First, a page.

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Greetings!
“Hey, Dad! They’ve got your book in here!” The kids came in first followed by Mom and Dad, “It’s nice to see it on display," said Mom. “Hi!  I’m Jim Fergus," said Dad. Now, one of the curious things about our store is that we sell an inordinate number of copies of One Thousand White Women by Jim Fergus. In fact, notwithstanding the relative obscurity of both the book and the author, it is one of our best sellers. They browsed. Our employee Thom asked if maybe Mr. Fergus would sign a few copies, “Well, we’re in kind of hurry, but thanks," and out they went into the night.

The next morning we decided to see if we could get Mr. Fergus back into the store if he were still in town. We emailed him. He responded, “I’m afraid to say that I’m in Arizona currently, and have never had the pleasure of coming to Bayfield. Someone must have been impersonating me.”  What?  A whole family of impersonators?  Impersonating little-known Jim Fergus in the Northwoods? C'mon!

So, what’s the angle? The opening gambit in some kind of scam? Was he really here in town but trying to escape our aggressive local paparazzi by diverting us to Arizona? Was it a different Jim Fergus? Performance art? Help us out here! Anyone who supplies any remotely plausible explanation for this occurrence is welcome to stop by and select a free Advance Readers Copy from our collection.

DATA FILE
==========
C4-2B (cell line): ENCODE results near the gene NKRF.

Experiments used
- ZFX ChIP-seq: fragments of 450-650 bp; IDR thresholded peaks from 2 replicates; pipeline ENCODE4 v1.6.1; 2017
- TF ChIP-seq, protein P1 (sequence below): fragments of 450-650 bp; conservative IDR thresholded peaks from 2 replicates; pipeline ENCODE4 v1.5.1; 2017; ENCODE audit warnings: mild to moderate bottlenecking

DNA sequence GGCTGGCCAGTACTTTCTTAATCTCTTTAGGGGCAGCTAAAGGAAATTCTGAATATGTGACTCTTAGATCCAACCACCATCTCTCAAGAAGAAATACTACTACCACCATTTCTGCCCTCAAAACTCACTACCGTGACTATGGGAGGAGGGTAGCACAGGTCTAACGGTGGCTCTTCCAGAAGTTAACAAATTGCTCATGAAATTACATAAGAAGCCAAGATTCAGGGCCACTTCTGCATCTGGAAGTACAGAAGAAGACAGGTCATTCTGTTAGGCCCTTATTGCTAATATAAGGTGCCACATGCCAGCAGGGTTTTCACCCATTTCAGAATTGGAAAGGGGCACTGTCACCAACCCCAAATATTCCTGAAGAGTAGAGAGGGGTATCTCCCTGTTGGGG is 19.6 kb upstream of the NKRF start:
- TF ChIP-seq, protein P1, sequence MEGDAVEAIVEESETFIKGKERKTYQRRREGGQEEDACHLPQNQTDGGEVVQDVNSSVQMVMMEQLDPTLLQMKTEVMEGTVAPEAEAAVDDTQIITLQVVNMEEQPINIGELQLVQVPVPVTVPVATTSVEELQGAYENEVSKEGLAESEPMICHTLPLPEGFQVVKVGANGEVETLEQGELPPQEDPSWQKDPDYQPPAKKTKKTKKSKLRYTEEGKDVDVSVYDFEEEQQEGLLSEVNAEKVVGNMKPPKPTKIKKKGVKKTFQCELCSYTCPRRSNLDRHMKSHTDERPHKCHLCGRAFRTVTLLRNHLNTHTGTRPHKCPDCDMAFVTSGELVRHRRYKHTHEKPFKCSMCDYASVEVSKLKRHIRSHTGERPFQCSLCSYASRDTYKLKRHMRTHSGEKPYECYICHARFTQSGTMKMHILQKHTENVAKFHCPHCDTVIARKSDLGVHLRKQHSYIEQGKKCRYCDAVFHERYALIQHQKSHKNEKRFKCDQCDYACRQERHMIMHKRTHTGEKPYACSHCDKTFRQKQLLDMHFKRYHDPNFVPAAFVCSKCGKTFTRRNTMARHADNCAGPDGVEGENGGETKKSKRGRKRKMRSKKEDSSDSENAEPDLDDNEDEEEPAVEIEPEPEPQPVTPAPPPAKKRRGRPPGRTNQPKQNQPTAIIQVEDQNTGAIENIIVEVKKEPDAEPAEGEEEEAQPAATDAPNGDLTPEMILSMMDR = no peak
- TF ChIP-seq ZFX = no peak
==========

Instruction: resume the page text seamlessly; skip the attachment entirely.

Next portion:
It’s the “Dog Days” of summer. Our little husky, Kia, is even more reluctant to come into the store and do her job as a one-critter petting zoo. The air conditioning helps, but with her feral shyness she might prefer the 90+ temperatures and humidity. She has her little cave under the cash-wrap and has infinite patience, so ask for her and she’ll be pleased to meet you!


Happy Reading!
All of us at AIB

What we're reading...

how to babysit a grandpa cover imageIt's no secret that a large number of our customers are grandparents. Many of these grandparents are often seeking gifts for their grandchildren. We are constantly trying to keep our kids' section updated and diverse. But, in the last year there seem to be a large number of books directed at the "grandpa." Some of these books are silly and goofy, such as How to Babysit a Grandpa, by Jean Reagan. This is a hilarious picture book about a child spending time with his grandfather. Written in a how-to style, the narrator gives important tips for "babysitting" a grandpa, including what to eat for snack (ice cream topped with cookies, cookies topped with ice cream), what to do on a walk (find lizards and dandelion puffs), and how to play with a grandad (build a pirate cave, put on a scary play).